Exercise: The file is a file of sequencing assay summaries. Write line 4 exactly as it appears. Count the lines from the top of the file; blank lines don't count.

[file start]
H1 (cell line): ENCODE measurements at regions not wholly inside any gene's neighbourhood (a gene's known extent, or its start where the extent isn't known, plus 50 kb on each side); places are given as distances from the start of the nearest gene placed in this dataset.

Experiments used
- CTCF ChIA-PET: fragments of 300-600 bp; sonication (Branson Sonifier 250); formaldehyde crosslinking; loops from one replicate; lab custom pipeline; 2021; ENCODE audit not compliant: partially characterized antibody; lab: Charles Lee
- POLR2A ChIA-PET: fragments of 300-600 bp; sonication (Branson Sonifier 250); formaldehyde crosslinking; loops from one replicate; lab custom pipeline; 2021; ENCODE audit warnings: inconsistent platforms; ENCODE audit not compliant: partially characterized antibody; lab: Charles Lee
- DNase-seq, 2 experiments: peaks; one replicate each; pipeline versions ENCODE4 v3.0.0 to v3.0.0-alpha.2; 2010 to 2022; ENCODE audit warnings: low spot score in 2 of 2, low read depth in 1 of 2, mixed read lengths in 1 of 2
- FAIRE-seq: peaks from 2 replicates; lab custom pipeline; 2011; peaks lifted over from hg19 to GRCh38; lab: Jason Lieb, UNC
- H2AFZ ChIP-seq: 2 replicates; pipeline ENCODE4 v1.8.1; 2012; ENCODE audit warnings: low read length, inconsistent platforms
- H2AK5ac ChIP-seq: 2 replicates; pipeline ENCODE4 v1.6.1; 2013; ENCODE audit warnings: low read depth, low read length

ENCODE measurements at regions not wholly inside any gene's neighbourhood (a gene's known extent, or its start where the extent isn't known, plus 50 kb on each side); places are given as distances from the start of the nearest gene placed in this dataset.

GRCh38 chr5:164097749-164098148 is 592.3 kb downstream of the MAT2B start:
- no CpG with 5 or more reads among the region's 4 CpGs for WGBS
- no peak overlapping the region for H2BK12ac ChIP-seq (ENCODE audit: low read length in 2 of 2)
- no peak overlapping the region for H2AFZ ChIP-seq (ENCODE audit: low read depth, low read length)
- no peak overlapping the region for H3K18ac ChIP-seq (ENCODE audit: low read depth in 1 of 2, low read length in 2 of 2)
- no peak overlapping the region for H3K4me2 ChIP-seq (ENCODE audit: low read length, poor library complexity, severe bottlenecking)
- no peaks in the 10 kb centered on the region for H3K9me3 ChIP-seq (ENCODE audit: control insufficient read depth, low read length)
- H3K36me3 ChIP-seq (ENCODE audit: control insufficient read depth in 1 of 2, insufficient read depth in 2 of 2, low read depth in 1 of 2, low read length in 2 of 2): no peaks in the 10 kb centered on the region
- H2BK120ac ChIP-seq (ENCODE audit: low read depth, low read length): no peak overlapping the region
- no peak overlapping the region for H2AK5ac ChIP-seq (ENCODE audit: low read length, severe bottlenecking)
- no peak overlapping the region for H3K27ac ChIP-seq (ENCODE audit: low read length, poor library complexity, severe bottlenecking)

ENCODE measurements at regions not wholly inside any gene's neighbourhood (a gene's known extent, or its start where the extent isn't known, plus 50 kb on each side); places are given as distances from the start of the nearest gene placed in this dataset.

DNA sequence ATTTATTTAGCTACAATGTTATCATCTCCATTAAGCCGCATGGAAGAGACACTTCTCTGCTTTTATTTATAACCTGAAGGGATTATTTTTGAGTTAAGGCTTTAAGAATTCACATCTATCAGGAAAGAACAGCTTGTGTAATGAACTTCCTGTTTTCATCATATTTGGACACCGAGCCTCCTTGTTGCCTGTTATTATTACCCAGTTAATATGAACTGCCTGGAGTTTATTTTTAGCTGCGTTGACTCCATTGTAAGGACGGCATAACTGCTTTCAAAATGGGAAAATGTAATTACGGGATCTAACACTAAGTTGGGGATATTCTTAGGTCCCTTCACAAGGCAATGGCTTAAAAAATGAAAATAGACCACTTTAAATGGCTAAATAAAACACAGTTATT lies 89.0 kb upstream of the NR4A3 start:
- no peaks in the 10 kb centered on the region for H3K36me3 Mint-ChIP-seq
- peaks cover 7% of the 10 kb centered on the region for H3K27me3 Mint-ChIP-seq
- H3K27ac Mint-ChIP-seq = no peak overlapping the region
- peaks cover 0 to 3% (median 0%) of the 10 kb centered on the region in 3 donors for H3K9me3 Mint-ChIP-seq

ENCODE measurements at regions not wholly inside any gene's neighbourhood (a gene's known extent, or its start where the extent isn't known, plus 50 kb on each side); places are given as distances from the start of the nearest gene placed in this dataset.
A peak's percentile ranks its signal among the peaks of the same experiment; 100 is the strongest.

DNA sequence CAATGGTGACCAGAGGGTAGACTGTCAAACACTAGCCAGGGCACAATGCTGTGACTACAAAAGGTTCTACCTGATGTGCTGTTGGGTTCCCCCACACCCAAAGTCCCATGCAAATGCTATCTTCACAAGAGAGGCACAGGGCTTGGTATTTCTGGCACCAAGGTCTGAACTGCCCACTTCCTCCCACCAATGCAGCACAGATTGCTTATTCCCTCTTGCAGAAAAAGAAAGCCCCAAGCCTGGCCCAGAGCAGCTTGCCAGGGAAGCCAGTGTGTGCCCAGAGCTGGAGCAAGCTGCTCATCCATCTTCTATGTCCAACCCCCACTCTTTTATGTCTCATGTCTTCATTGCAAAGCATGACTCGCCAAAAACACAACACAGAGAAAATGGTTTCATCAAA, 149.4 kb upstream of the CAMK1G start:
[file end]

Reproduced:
- POLR2A ChIA-PET: fragments of 300-600 bp; sonication (Branson Sonifier 250); formaldehyde crosslinking; loops from one replicate; lab custom pipeline; 2021; ENCODE audit warnings: inconsistent platforms; ENCODE audit not compliant: partially characterized antibody; lab: Charles Lee